E. Nesbit: Overview

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Author: Lisa Tuttle
Editor: David Pringle
Date: 1996
Publisher: Gale
Document Type: Critical essay
Length: 1,210 words

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Because they were written in the Edwardian era, the books of E. Nesbit have taken on the cosy, rosy glow of the period novel, yet beneath that it can be recognized that she was the first truly modern writer for children, and that she made an indelible impact on children's fantasy for decades to come. She was a professional writer, forced into the role of family breadwinner when her husband's business failed and he became ill, and she turned her hand to everything from greeting-card verse to mystery novels. Most of what she wrote was sentimental and not very good. Her novels and poetry are forgotten now, and with the exception of some short horror stories written for adults, only her children's books are still remembered and read.

Her first success came in 1897 when, after writing some childhood reminiscences for a girls' paper, she was moved to attempt a novel for children. The first instalment of what was to become The Treasure Seekers appeared in The Illustrated London News under a pseudonym, and was immediately recognized as something unique. Andrew Lang singled it out for special praise, and Nesbit was from then on much in demand. This first book, not a fantasy, was about the Bastable children—believable, individual and extremely well-drawn—who attempt to restore their family's fortunes and have a series of amusing and exciting adventures. Nesbit was not the only contemporary writer to write about "real" children with sufficient sympathy and wit to make them appealing to both young and older readers, but she was, with Rudyard Kipling and Kenneth Grahame, one of the first.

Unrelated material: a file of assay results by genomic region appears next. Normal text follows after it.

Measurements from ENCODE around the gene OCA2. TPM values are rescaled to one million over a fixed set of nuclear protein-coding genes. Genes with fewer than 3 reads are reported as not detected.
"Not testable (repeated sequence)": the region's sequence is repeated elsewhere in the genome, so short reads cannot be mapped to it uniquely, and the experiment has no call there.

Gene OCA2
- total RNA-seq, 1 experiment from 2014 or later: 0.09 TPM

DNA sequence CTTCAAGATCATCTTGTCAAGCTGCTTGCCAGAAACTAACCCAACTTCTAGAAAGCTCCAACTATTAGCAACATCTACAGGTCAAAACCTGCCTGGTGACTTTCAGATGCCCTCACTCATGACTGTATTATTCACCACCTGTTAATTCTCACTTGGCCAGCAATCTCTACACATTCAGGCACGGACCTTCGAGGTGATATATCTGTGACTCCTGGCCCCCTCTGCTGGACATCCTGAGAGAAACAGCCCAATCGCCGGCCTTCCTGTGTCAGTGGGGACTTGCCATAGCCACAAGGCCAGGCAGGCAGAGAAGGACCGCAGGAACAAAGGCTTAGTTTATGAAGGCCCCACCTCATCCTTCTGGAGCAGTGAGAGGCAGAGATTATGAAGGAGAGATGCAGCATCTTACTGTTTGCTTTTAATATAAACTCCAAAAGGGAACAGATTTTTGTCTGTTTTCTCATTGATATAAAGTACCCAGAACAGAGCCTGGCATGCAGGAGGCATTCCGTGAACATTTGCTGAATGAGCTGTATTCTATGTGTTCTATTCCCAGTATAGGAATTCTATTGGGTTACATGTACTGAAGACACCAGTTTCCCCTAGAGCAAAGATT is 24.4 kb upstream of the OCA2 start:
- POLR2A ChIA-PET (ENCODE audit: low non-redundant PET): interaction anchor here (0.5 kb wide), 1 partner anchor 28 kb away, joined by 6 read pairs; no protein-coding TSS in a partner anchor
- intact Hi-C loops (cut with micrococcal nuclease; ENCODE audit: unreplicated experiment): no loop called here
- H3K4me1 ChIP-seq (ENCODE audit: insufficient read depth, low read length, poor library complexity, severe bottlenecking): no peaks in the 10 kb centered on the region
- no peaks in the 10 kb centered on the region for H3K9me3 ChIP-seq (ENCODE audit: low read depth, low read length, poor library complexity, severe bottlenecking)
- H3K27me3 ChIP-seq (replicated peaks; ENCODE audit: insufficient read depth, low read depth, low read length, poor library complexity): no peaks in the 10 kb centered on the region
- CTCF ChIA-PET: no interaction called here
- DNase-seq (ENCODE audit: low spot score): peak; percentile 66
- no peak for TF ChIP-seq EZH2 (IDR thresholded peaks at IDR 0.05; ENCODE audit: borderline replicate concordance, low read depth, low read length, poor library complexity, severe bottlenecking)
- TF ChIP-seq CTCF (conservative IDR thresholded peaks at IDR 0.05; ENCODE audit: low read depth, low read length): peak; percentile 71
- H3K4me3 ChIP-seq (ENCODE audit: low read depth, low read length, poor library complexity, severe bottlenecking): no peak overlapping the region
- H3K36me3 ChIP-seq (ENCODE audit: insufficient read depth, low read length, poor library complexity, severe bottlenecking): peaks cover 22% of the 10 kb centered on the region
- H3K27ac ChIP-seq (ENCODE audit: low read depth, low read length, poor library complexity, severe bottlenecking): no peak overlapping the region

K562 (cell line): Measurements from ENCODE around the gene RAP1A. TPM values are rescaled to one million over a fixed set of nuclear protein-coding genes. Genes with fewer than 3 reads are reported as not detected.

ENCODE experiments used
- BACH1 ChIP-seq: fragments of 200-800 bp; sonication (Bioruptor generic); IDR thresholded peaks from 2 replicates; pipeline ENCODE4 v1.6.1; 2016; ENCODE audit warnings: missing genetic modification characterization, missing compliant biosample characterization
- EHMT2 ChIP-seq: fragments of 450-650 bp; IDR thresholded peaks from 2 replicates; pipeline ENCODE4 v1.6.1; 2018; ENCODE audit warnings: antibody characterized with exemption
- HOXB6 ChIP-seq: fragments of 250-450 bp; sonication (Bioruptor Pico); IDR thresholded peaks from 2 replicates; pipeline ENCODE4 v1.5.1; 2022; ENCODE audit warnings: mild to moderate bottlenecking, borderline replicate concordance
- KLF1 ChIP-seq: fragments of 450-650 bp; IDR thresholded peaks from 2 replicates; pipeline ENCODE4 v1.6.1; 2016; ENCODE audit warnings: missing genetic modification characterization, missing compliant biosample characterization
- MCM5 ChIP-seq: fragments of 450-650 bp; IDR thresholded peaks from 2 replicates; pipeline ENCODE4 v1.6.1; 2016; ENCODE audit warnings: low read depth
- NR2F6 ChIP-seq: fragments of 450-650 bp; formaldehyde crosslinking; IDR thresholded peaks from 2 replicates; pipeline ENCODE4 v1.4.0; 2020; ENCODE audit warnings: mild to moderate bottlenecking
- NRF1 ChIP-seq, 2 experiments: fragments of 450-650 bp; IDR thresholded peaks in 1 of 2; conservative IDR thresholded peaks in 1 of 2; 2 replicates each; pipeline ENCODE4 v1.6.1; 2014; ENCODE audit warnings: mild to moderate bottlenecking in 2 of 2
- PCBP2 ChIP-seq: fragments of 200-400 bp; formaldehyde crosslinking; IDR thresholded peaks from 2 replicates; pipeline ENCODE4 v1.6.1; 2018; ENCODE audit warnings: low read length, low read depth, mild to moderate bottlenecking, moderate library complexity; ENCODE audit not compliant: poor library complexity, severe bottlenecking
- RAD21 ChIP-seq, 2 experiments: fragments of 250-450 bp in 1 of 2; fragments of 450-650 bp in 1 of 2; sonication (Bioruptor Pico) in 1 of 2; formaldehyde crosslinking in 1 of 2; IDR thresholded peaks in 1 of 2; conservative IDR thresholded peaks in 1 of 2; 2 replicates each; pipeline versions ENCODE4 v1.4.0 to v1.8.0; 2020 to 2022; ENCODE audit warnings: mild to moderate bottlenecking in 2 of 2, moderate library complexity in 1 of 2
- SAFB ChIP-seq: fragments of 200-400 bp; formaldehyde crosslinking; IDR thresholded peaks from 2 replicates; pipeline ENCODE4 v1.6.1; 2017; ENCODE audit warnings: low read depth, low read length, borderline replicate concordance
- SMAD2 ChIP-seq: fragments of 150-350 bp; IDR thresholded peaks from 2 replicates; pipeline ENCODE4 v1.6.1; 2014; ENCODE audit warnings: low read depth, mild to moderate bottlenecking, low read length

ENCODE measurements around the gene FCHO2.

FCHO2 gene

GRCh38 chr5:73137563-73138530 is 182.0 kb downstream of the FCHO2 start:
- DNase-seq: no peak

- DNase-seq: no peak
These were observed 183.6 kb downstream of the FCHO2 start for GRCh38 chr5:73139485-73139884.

She went on to write more stories about the Bastable children, interspersed with some knowing and funny modern fairy tales collected as The Book of Dragons and Nine Unlikely Tales for Children. In 1902 her...

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Gale Document Number: GALE|H1420005957